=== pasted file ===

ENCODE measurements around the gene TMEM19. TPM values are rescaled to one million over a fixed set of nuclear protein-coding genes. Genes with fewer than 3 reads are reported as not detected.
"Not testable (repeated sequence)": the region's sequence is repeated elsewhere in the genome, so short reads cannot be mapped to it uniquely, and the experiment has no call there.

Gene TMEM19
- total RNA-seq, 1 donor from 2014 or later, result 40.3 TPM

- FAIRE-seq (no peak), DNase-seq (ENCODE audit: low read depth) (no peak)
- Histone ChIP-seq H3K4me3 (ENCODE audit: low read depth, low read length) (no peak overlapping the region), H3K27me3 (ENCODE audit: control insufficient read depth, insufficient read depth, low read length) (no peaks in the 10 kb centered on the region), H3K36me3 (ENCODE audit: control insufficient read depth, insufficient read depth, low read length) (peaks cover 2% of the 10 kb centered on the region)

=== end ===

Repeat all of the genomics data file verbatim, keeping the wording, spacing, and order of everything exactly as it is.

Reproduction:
ENCODE measurements around the gene TMEM19. TPM values are rescaled to one million over a fixed set of nuclear protein-coding genes. Genes with fewer than 3 reads are reported as not detected.
"Not testable (repeated sequence)": the region's sequence is repeated elsewhere in the genome, so short reads cannot be mapped to it uniquely, and the experiment has no call there.

Gene TMEM19
- total RNA-seq, 1 donor from 2014 or later, result 40.3 TPM

- FAIRE-seq (no peak), DNase-seq (ENCODE audit: low read depth) (no peak)
- Histone ChIP-seq H3K4me3 (ENCODE audit: low read depth, low read length) (no peak overlapping the region), H3K27me3 (ENCODE audit: control insufficient read depth, insufficient read depth, low read length) (no peaks in the 10 kb centered on the region), H3K36me3 (ENCODE audit: control insufficient read depth, insufficient read depth, low read length) (peaks cover 2% of the 10 kb centered on the region)